|Platforms:||PC, 3DO, PlayStation, GBA, Jaguar, PC-98, SEGA32X|
|Genres:||3D Shooter / First-Person Shooter|
|Release Date:||December, 1993|
|Game Modes:||Singleplayer / Multiplayer|
The shooter that revolutionized the gaming industry.
Doom has done more to establish the PC’s arcade clout than any other title in gaming history. The premise is a skimpy excuse to push you through the game’s 24 levels – a space marine gets stranded on an alien base as the denizens of Hell invade, and it’s his job to fight through the demonic lines with all the firepower he can carry. Dubbed a ‘mass-murder simulator’ by its critics, Doom was nothing short of revolutionary, eventually finding its way on the PlayStation and kiddy-oriented GameBoy Advance once the PC version had become a classic.
id Software’s Doom was a natural progression from the overwhelmingly well-received Wolfenstein 3D. Noticing they were on to something big, id made a goal of coding the right sort of engine that would support their next-generation 3D shooter. A sector-based system was implemented, allowing for complex levels that rendered realistic indoor and outdoor areas, complete with elevators, platforms, stairways, windows and doorways. In short, it made the grid-based labyrinths of Wolfenstein look immediately archaic. And while texture-mapped surfaces were around in games past (Shadowcaster), none were as detailed and sharp as those seen in Doom.
Devil In The Details
Great level design and the gruesome snarls, growls and screams of the rampaging demons around you made for one of the most realistic and frightening experiences you could hope for in a game. Walk into a dark corridor and you can barely make out a few feet in front of you, and you’ll never notice an enemy before their pixelated mugs are in your face. Or take the way your view bobs gently as you stride down empty corridors with your gun. It’s all clever and stylish, with a lavish attention to detail.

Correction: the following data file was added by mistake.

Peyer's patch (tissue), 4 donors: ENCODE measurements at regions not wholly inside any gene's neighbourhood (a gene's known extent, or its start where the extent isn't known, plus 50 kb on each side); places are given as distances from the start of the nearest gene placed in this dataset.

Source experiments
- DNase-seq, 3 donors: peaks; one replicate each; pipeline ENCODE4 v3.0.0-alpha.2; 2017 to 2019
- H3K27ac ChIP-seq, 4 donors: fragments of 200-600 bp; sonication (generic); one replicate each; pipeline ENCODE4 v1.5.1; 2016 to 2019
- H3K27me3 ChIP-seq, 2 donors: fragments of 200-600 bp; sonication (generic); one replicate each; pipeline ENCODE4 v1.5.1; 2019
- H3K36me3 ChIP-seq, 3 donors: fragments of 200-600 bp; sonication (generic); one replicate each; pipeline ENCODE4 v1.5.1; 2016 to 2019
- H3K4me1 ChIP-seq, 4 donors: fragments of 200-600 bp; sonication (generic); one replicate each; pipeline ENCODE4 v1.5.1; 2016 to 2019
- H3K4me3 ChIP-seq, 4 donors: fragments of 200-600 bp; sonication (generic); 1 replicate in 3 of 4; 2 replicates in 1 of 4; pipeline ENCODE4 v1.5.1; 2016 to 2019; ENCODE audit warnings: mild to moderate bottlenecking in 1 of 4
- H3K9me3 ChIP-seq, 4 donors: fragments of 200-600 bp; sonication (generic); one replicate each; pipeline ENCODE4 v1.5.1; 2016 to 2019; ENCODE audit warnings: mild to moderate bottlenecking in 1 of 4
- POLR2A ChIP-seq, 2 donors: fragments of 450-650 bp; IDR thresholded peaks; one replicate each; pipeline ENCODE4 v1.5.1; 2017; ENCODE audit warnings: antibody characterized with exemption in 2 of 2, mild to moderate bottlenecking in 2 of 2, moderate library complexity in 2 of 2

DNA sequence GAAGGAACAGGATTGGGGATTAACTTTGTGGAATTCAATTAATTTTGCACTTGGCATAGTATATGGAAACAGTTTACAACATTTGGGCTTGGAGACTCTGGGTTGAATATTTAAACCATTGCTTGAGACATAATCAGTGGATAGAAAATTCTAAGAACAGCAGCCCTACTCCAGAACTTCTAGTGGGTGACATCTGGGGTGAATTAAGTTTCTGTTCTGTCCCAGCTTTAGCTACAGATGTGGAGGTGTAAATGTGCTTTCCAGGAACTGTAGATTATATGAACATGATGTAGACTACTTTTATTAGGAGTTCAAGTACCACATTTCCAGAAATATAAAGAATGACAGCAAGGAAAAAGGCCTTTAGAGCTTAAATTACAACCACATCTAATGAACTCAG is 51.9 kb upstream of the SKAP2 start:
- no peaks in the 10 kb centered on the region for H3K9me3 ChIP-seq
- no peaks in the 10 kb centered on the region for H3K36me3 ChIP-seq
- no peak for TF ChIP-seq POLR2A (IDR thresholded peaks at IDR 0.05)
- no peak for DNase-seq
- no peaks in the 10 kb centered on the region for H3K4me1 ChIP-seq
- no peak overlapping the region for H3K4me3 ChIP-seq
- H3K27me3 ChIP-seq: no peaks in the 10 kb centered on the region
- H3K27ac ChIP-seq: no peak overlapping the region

And let’s not forget the perversely satisfying gunplay. Whether you’re packing a shotgun, chaingun, rocket launcher, or the downright sinister chainsaw, you really want to get close and personal to see that pain. There are six ranged weapons in all – starting with the pitiful handgun and ending with the apocalyptic BFG9000, plus two more melee weapons, all of them spread far and wide over the course of Doom’s three episodes.
There’s some mind to the massacre, as you must fetch key cards to make progress through the maps. Even here the game makes it a worthwhile experience by adding a touch of devious scripting to wow and scare you. Often you may walk into a seemingly banal room with not a monster in sight, only to have the lights shut off and a door full of snarling demons burst open behind you. This trick is often used when you backtrack through a previously cleared area, making it always risky to let your guard down. Paranoia reigns.
Deathmatch via IPX was also pioneered by Doom, giving many players their first real taste of multiplayer gameplay. Supporting up to four players, people could shoot each other in any one of the game’s original 24 singleplayer maps, since there were no special deathmatch levels. Being such a classic, it’s hard to see why anyone would leave Doom out of their collection. And with the range of source ports and mods out there, including the insanely fun Brutal Doom mod, players of this classic can once again relish in its fast, demon-killing fun.
System Requirements: 386DX CPU, 4 MB RAM, 17 MB HDD, DOS
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